Eagle EMS Rolls Out New Medical Vehicle

Ford Explorer Will Help EMTs Respond To On Campus Medical Emergencies

By Andrew Millette

Assoc. News Editor

Published: Wednesday, February 15, 2012

Updated: Wednesday, January 9, 2013

ems 2/16/12

Photo courtesy of Eagle EMS

After a decade of research and proposals, Eagle EMS (EEMS) has finally obtained an emergency response vehicle. A specially-outfitted 2012 Ford Explorer XLT will allow EEMS to give initial medical care to patients anywhere on any one of Boston College's three campuses in the time before an ambulance is able to arrive. This is a massive step forward in the evolution of EEMS, which was previously only able to offer care during events on campus.

"The vehicle is outfitted with everything that an ambulance has, besides a stretcher," said Chris Faherty, president of Eagle EMS and A&S '13. "It is a non-transporting, class five ambulance that actually has even more medicines on board than an average ambulance would." The vehicle is equipped with lights and sirens, radio communications, and a host of medicines and medical equipment, including EpiPens, charcoal, traction splints, trauma equipment, aspirin, and more.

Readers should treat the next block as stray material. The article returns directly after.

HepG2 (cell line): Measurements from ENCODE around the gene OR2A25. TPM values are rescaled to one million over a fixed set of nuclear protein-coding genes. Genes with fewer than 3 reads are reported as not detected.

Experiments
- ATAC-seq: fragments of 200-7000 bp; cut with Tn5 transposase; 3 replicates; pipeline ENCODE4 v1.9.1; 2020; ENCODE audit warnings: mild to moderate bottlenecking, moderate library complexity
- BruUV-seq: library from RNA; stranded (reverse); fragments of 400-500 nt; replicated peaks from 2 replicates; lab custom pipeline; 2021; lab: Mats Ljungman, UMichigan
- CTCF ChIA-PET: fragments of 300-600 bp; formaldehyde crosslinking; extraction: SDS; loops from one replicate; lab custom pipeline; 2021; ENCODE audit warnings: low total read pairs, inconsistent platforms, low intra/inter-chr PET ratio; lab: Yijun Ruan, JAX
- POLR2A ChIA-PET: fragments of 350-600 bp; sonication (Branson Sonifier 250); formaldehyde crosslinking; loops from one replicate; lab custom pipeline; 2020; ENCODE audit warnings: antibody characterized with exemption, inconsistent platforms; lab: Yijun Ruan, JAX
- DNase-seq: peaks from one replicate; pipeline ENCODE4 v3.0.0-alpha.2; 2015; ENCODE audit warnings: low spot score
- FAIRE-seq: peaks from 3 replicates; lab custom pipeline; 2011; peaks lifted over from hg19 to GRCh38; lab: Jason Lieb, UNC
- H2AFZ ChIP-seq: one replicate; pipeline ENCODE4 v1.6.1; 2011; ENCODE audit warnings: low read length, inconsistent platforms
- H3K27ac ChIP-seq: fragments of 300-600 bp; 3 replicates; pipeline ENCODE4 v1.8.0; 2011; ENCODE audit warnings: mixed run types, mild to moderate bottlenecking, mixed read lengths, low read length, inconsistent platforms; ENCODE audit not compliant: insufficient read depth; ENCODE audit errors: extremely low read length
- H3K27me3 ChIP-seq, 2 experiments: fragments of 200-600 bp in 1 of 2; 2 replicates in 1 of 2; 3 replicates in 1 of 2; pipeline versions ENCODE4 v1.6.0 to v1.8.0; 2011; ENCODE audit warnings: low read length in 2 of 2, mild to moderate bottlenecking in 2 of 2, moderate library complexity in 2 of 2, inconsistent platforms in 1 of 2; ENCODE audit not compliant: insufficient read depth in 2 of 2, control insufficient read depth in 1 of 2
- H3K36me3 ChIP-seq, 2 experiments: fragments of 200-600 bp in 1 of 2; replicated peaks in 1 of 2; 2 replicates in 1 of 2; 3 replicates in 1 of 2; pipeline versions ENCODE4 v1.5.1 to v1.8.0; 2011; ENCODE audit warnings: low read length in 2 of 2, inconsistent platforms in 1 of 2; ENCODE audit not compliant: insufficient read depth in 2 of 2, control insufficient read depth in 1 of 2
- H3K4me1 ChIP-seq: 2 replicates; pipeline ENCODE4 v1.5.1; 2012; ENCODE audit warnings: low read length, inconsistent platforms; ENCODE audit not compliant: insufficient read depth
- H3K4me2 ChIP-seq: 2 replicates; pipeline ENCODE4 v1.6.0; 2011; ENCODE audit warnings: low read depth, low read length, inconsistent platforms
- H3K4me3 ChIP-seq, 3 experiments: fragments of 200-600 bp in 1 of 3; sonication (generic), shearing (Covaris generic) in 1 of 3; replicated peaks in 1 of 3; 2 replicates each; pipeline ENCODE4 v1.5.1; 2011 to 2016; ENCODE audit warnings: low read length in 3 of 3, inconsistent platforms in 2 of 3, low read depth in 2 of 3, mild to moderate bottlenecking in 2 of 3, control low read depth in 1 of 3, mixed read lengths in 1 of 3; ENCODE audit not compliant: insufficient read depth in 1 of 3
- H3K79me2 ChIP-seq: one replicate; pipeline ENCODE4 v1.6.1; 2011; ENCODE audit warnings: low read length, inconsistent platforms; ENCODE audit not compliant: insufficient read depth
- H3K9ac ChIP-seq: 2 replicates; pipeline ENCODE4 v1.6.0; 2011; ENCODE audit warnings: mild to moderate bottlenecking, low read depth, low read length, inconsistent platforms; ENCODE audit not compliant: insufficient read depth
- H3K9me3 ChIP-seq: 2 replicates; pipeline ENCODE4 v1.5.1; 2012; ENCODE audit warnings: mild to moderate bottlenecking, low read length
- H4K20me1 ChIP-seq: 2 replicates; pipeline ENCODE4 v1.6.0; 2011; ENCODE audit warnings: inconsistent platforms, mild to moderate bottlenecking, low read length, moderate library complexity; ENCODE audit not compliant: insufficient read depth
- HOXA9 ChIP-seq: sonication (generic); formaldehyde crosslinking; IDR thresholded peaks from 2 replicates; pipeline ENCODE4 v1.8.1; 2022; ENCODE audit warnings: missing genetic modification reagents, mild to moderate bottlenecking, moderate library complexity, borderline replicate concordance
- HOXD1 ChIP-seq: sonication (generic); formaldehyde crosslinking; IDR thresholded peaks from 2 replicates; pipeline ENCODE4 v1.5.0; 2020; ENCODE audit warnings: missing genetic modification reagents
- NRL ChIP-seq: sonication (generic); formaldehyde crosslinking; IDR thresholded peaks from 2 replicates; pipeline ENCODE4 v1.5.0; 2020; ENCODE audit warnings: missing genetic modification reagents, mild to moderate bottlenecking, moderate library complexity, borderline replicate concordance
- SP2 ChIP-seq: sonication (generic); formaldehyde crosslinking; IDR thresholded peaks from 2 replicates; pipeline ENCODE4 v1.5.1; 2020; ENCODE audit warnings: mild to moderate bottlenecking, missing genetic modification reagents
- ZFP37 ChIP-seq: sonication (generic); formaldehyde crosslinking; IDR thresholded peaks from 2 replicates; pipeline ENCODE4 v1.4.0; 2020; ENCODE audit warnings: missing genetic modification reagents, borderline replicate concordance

"We have had cases where the application of the kinds of medications the vehicle will carry would have been appropriate," said John King, director of public safety and chief of the BCPD. "In the past, we would have had to wait for the ambulance to bring those kinds of things to the scene, and now Eagle EMS will be able to bring them almost immediately."

Last Friday, the Massachusetts Department of Public Health's Office of Emergency Medical Services declared the emergency response vehicle legally ready for use after completing a three-hour inspection of the vehicle. The Office of Emergency Medical Services also inspected EEMS as an organization and approved of the operating guidelines it has set forth for use of the vehicle.

The emergency response vehicle will be responsible for primary medical response on campus Thursday, Friday, and Saturday nights from 8 p.m. to 4 a.m. "This vehicle gives us the opportunity to care for students on the weekends in their residence halls," Faherty said. "Now we can initiate care and assess patients before the ambulance gets there. Sometimes there are three medical emergencies at once on campus, and an ambulance can't arrive for 15 minutes. Now we have medications to start to treat people."